The ABC has appealed to the coalition government for special funding tied to local and outer-suburban news to be made permanent.
The enhanced news-gathering initiative is set to run out next financial year after $14.8 million has been allocated to the program.
Last month's budget forecast an end to the indexation freeze, which has ripped $84 million from the ABC's coffers.
But if the scheme, which started under the Rudd government is 2013, is scrapped the national broadcast still faces a funding shortfall of more than $10 million in 2022/23.
ABC managing director David Anderson said the money supported about 70 jobs and ensured local stories were elevated to a national level.
"We'll be advocating for that to be extended and certainly rolled into our base," he told a Senate hearing in Canberra on Monday.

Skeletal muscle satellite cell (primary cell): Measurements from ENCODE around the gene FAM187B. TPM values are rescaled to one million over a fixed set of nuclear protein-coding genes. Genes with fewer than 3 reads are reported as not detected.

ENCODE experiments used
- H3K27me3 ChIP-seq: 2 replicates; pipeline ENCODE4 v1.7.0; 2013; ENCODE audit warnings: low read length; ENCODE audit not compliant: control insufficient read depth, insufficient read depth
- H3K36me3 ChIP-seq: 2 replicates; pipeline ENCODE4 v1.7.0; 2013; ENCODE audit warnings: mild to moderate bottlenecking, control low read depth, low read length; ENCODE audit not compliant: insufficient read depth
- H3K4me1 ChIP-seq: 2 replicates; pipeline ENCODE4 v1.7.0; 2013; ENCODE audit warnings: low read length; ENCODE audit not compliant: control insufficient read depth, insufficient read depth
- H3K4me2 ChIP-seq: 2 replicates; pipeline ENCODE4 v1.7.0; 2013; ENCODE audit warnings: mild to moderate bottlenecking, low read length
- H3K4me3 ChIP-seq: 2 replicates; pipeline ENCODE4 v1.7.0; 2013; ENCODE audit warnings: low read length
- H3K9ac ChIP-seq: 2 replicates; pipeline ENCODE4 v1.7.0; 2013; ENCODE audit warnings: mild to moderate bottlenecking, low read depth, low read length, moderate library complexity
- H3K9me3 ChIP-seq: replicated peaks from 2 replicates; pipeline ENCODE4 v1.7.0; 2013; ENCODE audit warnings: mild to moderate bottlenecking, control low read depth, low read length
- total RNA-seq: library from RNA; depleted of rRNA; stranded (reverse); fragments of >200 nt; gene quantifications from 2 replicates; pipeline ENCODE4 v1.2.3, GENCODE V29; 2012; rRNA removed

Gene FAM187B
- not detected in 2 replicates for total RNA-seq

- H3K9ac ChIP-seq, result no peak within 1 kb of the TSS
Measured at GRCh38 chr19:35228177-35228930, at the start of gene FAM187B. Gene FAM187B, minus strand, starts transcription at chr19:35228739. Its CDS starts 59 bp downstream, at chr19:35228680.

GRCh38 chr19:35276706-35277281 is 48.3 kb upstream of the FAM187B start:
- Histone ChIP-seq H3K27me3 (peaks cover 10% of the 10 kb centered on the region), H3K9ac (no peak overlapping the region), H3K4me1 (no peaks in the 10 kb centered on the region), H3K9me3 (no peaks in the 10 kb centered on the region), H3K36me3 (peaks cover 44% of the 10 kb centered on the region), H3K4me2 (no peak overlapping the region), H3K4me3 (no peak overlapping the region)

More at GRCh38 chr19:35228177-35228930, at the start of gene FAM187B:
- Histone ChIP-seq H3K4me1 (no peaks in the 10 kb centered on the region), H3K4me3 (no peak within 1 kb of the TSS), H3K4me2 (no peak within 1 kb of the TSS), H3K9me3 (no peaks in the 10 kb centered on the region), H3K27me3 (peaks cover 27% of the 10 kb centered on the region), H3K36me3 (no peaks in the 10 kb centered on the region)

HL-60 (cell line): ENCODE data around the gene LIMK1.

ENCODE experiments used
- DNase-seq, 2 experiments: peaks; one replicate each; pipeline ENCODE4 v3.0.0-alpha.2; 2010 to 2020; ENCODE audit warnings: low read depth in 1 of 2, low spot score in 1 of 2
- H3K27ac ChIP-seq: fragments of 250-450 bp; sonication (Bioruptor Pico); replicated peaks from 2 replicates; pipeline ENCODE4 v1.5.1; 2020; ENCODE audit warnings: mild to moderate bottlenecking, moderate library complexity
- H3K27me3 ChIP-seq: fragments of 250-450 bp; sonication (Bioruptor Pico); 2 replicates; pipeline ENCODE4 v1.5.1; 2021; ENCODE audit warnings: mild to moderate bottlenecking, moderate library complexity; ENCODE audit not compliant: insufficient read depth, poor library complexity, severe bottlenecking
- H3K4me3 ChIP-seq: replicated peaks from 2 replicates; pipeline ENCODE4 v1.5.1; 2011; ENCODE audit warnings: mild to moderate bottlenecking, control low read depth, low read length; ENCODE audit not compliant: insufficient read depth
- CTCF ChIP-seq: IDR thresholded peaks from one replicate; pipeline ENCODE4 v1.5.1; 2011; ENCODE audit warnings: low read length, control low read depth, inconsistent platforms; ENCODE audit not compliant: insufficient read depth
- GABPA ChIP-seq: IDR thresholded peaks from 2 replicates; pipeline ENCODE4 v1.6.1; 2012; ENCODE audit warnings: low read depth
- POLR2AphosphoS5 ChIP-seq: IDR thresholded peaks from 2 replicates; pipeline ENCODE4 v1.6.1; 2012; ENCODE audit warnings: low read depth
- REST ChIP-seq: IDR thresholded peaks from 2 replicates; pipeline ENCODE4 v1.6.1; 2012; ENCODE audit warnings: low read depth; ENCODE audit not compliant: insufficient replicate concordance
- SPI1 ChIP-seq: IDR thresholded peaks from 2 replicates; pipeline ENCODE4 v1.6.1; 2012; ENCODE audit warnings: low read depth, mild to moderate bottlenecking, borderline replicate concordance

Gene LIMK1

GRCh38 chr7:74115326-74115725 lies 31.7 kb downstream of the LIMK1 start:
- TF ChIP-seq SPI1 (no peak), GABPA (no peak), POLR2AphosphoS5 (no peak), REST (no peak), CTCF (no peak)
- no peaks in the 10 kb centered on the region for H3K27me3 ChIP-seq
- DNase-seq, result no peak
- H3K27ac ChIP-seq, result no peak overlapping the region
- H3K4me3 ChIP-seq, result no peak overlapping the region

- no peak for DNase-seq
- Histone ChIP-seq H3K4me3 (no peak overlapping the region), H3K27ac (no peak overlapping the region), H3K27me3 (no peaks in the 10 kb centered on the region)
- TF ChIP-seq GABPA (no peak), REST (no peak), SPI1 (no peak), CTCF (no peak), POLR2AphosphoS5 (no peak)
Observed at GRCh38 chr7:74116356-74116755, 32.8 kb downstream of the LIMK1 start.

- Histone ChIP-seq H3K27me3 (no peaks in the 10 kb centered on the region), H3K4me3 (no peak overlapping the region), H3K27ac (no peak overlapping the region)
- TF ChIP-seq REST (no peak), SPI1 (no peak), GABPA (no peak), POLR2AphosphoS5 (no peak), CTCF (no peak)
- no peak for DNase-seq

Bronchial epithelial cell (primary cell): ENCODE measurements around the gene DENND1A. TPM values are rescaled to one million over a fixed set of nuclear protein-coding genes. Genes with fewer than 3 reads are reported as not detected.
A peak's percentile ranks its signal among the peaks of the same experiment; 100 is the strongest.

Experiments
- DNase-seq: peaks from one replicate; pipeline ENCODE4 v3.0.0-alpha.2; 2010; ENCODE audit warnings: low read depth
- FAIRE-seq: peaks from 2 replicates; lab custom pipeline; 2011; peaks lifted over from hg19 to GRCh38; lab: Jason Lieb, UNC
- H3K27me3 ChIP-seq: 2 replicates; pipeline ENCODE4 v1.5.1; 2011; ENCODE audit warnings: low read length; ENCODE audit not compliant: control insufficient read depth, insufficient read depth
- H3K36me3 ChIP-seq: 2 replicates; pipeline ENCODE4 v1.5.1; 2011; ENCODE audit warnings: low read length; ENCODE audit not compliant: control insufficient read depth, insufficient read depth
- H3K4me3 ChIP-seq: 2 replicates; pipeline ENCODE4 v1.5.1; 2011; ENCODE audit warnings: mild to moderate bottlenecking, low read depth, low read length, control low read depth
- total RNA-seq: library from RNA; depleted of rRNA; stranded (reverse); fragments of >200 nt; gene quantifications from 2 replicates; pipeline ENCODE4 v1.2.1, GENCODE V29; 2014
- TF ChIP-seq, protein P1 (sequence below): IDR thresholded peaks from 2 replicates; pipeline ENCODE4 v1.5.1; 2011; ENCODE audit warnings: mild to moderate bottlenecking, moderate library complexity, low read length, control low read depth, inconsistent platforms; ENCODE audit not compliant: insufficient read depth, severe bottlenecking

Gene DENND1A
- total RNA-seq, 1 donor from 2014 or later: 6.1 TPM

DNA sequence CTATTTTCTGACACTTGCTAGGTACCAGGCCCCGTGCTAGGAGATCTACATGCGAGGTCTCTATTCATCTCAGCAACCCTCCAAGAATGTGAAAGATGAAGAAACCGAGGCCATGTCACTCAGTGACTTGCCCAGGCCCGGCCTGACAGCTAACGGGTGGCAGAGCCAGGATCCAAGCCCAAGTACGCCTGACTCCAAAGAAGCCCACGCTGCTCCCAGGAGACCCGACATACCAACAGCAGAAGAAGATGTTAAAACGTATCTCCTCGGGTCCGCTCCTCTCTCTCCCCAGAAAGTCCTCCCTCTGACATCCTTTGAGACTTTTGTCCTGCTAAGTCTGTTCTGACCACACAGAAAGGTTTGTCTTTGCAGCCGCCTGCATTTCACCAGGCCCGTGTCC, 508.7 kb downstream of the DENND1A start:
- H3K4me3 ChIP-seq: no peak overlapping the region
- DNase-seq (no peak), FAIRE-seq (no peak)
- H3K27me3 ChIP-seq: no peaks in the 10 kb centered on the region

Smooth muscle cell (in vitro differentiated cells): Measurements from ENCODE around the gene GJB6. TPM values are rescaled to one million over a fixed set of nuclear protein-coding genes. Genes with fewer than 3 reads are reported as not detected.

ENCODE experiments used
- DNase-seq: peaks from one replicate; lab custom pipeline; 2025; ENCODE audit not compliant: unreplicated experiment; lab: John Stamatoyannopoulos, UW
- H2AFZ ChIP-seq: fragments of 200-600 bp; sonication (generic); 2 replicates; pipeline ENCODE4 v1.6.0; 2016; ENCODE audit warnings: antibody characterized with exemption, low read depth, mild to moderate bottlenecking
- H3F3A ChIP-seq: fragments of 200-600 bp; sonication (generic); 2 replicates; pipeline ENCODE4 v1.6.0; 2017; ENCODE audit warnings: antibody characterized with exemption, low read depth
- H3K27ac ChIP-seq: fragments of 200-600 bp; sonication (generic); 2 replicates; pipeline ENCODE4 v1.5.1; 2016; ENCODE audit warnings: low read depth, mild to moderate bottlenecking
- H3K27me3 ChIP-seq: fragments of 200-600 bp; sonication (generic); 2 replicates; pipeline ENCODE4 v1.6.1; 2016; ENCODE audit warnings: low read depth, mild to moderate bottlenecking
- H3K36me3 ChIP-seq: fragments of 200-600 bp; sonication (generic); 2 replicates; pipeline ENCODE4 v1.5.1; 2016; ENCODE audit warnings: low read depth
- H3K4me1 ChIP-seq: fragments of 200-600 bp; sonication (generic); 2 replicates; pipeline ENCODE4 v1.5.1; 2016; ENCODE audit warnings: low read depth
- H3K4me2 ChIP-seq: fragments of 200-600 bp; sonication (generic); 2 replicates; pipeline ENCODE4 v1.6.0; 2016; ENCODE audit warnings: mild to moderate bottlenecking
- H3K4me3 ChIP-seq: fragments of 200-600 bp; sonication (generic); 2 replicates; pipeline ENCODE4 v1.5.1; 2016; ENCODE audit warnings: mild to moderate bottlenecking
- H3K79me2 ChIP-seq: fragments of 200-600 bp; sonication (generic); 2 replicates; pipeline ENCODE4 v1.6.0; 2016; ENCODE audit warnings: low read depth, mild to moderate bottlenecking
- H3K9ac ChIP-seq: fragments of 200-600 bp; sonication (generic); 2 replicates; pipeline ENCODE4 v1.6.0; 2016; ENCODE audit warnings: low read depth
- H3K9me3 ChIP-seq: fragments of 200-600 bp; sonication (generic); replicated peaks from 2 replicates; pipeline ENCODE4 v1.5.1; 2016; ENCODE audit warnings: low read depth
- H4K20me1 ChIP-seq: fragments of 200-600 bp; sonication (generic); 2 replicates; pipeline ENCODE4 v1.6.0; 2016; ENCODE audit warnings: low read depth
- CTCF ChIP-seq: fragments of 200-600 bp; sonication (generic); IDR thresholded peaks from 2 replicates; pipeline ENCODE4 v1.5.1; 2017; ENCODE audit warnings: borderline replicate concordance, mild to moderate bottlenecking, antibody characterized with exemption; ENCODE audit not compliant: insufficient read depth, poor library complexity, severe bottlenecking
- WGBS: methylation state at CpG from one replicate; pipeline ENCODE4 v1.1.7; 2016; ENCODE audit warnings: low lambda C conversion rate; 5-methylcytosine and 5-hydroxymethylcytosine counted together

"As it's been there for nine years, it provides for good work and we want to see it continue. Otherwise, it's a problem for the ABC."
The Morrison government indicated after the budget that no decision had been made on the indexation freeze or other future ABC funding.
Mr Anderson said embedding reporters in outer suburban areas was a key part of the news-gathering program.
He warned scrapping it would be counterproductive to local stories.
"$14.8 million doesn't just disappear without some impact to employment and services of some degree," Mr Anderson said.
"It's a whole-of-ABC problem if it didn't (continue). But I am looking forward with positivity that it will be renewed and continue to do the good work we do."